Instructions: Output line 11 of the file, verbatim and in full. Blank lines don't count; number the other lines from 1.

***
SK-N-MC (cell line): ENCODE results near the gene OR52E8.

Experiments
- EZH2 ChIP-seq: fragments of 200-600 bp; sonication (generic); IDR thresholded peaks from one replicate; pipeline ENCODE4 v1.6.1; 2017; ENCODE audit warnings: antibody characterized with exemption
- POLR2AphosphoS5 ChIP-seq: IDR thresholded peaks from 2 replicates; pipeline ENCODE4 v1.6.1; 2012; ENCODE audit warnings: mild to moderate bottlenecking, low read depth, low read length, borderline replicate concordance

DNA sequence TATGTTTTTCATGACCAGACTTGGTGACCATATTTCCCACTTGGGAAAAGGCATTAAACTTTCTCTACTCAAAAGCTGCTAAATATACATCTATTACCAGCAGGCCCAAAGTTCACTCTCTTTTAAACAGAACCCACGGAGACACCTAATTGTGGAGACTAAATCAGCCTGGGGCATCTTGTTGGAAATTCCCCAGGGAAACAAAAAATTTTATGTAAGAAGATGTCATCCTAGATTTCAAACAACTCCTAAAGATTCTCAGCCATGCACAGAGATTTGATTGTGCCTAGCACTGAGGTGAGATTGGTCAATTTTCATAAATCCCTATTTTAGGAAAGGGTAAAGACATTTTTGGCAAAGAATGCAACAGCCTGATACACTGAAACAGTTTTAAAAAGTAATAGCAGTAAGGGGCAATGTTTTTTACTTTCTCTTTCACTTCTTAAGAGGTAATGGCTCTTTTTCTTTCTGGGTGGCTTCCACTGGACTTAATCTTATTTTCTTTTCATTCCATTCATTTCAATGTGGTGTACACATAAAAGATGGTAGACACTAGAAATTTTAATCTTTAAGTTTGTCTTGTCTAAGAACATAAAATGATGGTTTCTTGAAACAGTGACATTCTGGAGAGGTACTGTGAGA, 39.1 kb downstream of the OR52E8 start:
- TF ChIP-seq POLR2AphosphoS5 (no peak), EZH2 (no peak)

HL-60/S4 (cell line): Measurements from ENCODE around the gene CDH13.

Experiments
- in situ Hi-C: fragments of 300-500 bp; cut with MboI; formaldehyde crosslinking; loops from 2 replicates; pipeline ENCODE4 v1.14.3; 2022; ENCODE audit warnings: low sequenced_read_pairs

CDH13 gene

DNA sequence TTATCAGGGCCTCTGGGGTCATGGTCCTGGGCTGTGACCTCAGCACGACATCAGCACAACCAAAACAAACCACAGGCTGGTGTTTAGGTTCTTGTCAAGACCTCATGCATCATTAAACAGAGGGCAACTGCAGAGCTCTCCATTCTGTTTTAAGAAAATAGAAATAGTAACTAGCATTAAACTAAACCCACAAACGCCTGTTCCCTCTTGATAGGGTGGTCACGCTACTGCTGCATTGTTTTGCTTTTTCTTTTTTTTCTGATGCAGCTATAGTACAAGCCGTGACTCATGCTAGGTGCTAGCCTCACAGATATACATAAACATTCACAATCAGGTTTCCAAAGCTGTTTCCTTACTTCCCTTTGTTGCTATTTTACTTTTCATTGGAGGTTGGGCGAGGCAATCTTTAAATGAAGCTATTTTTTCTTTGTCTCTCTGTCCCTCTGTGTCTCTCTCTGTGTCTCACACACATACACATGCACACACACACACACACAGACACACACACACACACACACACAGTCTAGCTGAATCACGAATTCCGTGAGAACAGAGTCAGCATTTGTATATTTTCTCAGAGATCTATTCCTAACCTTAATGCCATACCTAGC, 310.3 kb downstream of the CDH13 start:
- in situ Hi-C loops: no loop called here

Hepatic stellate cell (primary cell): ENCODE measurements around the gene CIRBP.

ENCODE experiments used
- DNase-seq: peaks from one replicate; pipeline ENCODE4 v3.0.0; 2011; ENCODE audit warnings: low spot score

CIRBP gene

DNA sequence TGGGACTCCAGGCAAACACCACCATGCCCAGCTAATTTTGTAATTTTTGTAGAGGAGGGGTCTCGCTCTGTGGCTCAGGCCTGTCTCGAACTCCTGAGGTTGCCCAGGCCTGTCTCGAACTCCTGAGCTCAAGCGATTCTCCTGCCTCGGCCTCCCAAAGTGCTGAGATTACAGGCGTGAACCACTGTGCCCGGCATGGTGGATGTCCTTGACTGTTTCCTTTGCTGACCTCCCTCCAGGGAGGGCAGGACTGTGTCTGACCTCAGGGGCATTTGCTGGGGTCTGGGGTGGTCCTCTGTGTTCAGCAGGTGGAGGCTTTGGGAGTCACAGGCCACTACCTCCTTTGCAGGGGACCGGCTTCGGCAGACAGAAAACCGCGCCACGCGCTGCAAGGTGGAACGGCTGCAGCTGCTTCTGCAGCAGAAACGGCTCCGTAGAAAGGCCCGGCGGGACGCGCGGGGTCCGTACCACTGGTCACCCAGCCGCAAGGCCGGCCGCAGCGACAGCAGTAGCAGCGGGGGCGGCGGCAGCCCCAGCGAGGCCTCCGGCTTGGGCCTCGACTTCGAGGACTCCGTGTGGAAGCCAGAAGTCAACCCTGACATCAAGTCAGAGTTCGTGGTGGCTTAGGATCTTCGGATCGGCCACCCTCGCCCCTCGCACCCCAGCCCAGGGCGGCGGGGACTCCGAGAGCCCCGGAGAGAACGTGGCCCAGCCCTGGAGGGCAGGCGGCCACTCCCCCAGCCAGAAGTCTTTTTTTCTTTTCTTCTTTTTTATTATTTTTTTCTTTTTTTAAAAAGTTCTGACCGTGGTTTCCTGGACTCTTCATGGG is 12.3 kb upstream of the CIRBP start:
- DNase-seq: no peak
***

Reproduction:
DNA sequence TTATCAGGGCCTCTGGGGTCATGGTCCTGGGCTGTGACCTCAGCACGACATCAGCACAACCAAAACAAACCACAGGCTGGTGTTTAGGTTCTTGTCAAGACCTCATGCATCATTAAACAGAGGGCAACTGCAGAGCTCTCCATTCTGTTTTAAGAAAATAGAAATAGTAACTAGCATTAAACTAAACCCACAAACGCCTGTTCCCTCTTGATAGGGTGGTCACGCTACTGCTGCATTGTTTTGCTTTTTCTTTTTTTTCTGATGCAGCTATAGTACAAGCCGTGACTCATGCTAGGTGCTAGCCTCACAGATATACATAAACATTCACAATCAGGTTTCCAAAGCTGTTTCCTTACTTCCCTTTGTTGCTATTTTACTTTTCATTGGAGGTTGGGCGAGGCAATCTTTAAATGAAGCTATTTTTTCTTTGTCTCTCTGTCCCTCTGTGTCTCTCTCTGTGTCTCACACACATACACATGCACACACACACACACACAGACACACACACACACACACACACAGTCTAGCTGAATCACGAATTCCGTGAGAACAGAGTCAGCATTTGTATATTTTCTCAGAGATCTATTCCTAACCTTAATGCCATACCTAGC, 310.3 kb downstream of the CDH13 start: